Y is for Your Needs

This is Julia Clark Kennedy. Julia is a social work assistant in our Sensory Support Team.

Y is for Your Needs

The Sensory Support Team supports people with hearing or sight loss. This can include providing special equipment like flashing or vibrating smoke alarms - as well as help with accessing services, finding local support groups or general advice to help someone settle into independent living. 

As a deaf person, Julia has firsthand experience of the unique challenges faced by people with hearing loss. Julia provides a broad range of advice to the people she supports, and she can empathise when working with a range from individuals, from people who are hard of hearing to those with complete hearing loss.

From offering guidance on the latest assistive technologies that can help people stay safe in their homes, through to being a compassionate supporter for people struggling in difficult times, Julia is always there to offer a helping hand.

One key aspect of Julia's role is her work with deaf children and young people. When a child receives a diagnosis of hearing loss, a big adjustment is required for them and their parents.

Julia is there to help the child to access the special resources and support they need, while helping parents and carers understand all the different ways in which life for people with hearing loss can be very different - but also the many ways in which life is just the same.

Julia takes pride in being a role model, demonstrating that hearing loss doesn't stop a person having a successful career. When parents of deaf children meet Julia for the first time it can be a big comfort for them to see that hearing loss hasn't stopped her from building a full-time career. It's also a chance for them to see the range of adaptations that can be made to support deaf people in work, such as sign-language interpreters.

There is a lot of misunderstanding about deafness and hearing loss, which Julia says she enjoys challenging as part of her role: "It's important for hearing people to understand that not everyone within the deaf community is the same. There are varying levels of hearing loss and lots of communication barriers - there is as much diversity in the deaf world as there is in the hearing world. For example, not all deaf people sign. You can't just approach deaf people because you know some basic sign language."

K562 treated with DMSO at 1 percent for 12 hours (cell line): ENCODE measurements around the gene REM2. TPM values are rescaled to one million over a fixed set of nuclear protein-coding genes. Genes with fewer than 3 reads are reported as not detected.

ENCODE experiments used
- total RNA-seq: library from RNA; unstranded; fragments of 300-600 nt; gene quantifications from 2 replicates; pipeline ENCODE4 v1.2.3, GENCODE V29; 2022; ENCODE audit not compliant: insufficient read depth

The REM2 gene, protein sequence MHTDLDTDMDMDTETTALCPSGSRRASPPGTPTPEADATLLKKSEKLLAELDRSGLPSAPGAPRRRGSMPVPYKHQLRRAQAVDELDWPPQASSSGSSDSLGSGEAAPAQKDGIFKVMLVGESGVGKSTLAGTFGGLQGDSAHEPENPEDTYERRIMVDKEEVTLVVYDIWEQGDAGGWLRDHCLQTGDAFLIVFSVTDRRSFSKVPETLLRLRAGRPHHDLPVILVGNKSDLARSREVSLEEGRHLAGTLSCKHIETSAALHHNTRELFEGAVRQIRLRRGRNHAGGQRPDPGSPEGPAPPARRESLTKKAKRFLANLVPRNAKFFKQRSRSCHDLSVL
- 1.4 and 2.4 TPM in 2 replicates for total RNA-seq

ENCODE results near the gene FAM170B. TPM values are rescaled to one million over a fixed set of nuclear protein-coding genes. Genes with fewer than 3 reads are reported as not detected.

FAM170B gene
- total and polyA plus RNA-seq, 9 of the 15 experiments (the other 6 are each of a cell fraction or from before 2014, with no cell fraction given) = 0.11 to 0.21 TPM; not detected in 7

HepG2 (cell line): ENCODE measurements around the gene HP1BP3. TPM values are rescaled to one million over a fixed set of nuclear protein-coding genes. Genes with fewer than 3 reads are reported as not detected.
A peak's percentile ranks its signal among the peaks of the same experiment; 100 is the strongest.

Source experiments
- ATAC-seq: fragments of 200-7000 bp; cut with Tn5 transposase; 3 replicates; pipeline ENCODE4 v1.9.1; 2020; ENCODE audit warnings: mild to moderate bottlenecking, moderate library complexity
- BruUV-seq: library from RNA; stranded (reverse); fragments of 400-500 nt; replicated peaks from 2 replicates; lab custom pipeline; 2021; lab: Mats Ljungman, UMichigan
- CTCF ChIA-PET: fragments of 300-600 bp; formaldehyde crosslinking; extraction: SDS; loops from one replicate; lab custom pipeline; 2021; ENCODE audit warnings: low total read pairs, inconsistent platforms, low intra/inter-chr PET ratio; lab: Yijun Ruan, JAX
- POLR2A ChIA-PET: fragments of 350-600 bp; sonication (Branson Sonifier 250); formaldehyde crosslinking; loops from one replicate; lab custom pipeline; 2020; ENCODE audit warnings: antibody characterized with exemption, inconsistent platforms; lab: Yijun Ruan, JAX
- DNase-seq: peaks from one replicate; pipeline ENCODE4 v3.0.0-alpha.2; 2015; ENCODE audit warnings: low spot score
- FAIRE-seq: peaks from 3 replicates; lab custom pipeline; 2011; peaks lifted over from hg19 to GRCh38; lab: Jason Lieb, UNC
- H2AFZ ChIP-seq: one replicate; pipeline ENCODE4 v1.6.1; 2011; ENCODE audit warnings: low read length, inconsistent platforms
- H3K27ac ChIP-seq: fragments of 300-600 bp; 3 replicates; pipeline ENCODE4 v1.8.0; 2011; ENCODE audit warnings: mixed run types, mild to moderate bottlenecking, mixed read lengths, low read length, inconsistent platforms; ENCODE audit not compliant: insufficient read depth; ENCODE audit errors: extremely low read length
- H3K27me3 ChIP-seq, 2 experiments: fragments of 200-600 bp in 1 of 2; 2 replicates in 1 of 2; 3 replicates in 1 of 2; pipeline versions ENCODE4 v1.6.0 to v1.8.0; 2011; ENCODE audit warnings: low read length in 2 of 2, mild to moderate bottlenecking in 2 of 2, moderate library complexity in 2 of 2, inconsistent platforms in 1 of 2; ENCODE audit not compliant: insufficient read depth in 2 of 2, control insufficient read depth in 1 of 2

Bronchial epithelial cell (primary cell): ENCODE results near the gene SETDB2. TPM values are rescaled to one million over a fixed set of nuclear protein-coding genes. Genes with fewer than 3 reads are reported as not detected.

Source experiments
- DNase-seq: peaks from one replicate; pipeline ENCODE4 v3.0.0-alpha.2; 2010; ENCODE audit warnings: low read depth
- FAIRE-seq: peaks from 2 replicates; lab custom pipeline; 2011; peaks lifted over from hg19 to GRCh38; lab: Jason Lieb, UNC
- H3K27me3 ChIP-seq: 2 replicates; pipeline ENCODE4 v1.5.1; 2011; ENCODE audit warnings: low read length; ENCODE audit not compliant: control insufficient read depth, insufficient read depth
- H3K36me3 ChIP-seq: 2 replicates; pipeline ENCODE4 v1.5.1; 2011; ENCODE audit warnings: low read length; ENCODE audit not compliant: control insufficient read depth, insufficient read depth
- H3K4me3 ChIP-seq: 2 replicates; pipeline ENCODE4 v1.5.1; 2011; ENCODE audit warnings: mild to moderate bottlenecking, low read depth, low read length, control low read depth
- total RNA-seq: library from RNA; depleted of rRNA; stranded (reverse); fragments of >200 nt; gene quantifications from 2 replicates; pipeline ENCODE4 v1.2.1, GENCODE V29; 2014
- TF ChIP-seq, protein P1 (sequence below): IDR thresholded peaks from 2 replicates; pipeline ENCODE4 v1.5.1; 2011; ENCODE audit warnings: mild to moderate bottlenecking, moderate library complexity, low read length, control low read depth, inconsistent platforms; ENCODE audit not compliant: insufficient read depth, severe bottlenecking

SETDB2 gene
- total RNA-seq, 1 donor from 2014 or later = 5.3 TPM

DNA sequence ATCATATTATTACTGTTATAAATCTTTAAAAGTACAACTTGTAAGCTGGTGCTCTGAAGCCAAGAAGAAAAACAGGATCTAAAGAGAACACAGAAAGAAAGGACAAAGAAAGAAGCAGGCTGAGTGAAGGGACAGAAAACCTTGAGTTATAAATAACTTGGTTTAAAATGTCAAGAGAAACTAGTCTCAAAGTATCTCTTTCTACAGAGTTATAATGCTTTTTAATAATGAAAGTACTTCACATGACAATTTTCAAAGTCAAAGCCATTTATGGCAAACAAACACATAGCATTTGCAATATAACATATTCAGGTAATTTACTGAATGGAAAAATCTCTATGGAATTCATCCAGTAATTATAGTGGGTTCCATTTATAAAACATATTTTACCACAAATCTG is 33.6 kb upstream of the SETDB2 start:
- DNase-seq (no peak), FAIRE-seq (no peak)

FACT - British Sign Language (BSL) is its own language and not everyone who communicates in BSL understands written English.

Many people with hearing loss communicate using BSL but not everyone who is deaf has had the opportunity to learn it. Some people with hearing loss didn't receive the benefit of deaf-inclusive education and may never have been taught BSL.

Julia is a big advocate for helping hearing people to better communicate with friends and colleagues who are deaf or hard of hearing. Making small changes can make an enormous difference in helping people with hearing loss to feel valued and understood. For example, when trying to catch the attention of someone who is deaf, you need to be physically seen by them or get their attention through physical means like gently touching their shoulder.

And the best part of the job? It's when people become so empowered they no longer require help from the Sensory Support Team.

Julia says: "When a person feels they are being empowered and they are becoming very independent in their daily life and I am no longer needed, I think for me that is the best part of my job. But there are some people who just can't live without that support - for example if their first language is BSL and they need long-term support to be able to translate the simplest of letters because they can't read English. Every time I see these long-term service users we have a laugh, and we share a great working relationship. The good bond we have with those we work with makes the job so special."

Julia, thank you. Your work in supporting people to overcome barriers that affect their daily living arrangements changes lives for the better every day. You are a brilliant role model and a tireless advocate for deaf people living in Dumfries and Galloway

Page last updated: 13/06/2024
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